Diabetes is a growing problem in the United States. A 2012 study reported by JAMA (Journal of the American Medical Association) found that 12 to 14 percent of US adults had developed Type 2 diabetes, while 37 or 38 percent were prediabetic, which meant they were at risk of developing full-blown diabetes within five years.
Similarly, the CDC (Centers for Disease Control and Prevention) reported in 2015 that over 30 million Americans have diabetes, and another 80 million have pre-diabetes.
People with diabetes often need insulin shots to control their diabetes. So, how to control blood sugar naturally without getting shots? Cultivating good health habits like the below can help prevent you from developing diabetes along with many other conditions like heart disease.
Here’s how to control blood sugar naturally:
Regular exercise provides many benefits. It can help you lose weight, and weight loss can help your body control its blood glucose levels more effectively. During exercise, the body’s muscles will use blood sugar for fuel and thus reduce the amount in your systems. In addition, exercise increases insulin sensitivity, which, in turn, makes the body’s cells better able to use the glucose in the bloodstream.
Eat More Fiber
According to the American Diabetes Association, there are three types of carbohydrates: sugar, starch, and fiber. The last is actually beneficial, for fiber aids digestion and lowers cholesterol levels. Adults need to eat 25 to 30 grams of fiber per day for optimal health; most Americans eat about half that. Good sources of fiber include beans, legumes, nuts, fruits, vegetables and food made from whole grains like whole wheat bread or whole wheat pasta. Getting plenty of fiber is, therefore, a way of how to control blood sugar naturally.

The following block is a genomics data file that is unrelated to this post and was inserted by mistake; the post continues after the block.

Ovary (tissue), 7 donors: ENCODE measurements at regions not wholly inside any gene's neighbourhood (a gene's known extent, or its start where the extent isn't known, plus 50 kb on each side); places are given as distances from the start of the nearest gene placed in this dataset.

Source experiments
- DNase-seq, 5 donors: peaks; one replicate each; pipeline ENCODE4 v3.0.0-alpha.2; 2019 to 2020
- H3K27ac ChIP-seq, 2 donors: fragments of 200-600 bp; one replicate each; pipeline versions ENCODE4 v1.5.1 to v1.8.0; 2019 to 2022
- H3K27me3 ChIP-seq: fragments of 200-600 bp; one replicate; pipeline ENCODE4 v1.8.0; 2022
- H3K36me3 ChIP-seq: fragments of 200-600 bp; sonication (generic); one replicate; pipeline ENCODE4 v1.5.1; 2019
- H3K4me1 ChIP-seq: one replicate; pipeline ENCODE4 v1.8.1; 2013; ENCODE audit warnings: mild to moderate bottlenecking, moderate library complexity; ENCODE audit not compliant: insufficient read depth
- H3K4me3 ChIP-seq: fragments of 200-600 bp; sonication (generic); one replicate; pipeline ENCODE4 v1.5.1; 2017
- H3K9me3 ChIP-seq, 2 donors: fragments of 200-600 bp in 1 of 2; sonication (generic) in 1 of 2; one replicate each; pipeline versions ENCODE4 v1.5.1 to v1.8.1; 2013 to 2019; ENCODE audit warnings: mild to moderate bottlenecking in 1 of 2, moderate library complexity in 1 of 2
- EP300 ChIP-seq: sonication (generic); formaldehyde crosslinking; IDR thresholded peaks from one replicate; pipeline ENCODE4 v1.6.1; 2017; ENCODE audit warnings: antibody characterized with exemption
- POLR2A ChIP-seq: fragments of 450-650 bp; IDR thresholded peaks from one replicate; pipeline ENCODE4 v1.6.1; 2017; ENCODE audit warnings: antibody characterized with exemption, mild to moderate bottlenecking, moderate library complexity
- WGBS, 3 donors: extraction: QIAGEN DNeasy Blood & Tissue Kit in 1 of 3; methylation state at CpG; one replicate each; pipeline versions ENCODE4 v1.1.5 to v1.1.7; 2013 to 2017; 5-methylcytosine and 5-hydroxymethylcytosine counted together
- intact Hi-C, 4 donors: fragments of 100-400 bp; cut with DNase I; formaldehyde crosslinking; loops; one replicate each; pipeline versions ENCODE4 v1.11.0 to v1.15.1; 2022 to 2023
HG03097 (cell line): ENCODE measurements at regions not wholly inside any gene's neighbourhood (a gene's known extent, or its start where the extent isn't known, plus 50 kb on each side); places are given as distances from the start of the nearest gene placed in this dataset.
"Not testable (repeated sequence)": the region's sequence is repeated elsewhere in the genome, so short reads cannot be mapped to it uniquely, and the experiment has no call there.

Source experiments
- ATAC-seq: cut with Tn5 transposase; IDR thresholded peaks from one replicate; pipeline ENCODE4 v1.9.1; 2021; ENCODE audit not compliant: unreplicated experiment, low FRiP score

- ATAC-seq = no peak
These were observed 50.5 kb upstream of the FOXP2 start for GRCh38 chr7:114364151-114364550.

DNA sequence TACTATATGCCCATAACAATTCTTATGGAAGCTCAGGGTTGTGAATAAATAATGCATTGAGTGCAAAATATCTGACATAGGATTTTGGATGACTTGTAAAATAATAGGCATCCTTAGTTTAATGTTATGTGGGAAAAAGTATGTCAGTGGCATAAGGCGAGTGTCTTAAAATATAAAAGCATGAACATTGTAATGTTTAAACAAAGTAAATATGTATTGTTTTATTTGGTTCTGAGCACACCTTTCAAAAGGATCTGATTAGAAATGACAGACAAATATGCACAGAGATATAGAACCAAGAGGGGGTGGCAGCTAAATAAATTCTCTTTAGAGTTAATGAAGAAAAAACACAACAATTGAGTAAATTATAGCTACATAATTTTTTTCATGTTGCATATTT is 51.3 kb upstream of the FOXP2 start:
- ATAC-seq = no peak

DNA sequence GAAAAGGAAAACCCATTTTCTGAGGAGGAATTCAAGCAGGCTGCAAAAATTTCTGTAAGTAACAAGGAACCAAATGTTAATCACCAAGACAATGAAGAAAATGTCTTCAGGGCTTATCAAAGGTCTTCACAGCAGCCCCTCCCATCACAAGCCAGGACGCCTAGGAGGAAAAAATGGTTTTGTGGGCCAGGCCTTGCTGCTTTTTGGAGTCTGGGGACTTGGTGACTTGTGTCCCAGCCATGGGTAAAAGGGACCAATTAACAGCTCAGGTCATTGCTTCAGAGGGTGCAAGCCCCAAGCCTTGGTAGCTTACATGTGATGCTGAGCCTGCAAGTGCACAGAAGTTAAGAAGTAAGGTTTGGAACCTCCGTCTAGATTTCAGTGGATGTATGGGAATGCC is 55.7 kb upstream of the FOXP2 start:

Foods made from whole grains are also much more nutritious than those made from refined grains. A grain has three parts or layers: bran, germ, and endosperm. The two outer layers contain most of the fiber and nutrients, while the endosperm is mostly starch. The process of refining grains strips away the bran and germ while leaving only the starchy endosperm.
Check a Food’s Glycemic Index
The Glycemic Index (GI) indicates how much a food increases blood sugar. Foods with a high Glycemic Index cause a quick and high spike in both blood glucose and insulin, while foods with a lower Glycemic Index cause a smaller and slower increase. A Glycemic Index of 55 or below is considered low. Foods with a low Glycemic Index include beans, most vegetables and fruits, nuts, whole grain foods, and low-fat dairy products. Note that many of these are also high in fiber.
A Glycemic Index between 56 and 69 is considered moderate. Foods with a moderate Glycemic Index include corn, white potatoes, couscous, sweet potatoes, white rice, and some breakfast cereals like Mini Wheats and Cream of Wheat.
A Glycemic Index of 70 or above is high. Foods with a high Glycemic Index include white bread, doughnuts, croissants, rice cakes, most crackers, cakes, and most breakfast cereals.
Eat Lots of Protein
Proteins and fats don’t affect blood sugar levels. Protein also has the advantage of making you feel full, so you will be less likely to eat too many carbohydrates.
Fish like salmon, tuna, trout, and halibut are good sources of protein. They are also low in unhealthy fats and rich in omega-3 fatty acids. Eggs are another good source of protein, and they have a Glycemic Index of 0. Unfortunately, many egg dishes require the use of ingredients that aren’t so good for you.
Watch Your Sugar Intake
According to the American Heart Association, a man should not consume more than 36 grams or nine teaspoons of sugar per day, while a woman should limit herself to 25 grams or six teaspoons of sugar per day. Controlling sugar consumption is another means of how to control blood sugar naturally.
Some sugars occur naturally in foods, like fructose in fruit or lactose in milk. Others are added. Well-known foods with added sugars include candy, cake, cookies, ice cream, and fruit drinks.
While the nutrition facts panel will indicate the amount of sugar in a food, it doesn’t distinguish between natural and added sugars. To determine if a food contains added sugars, you need to check the ingredient list and look for terms like:
• High-fructose corn syrup
• Corn sweetener
• Corn syrup
• Malt sugar
• Invert sugar
• Dextrose, sucrose and other sugar molecule names ending in “-ose”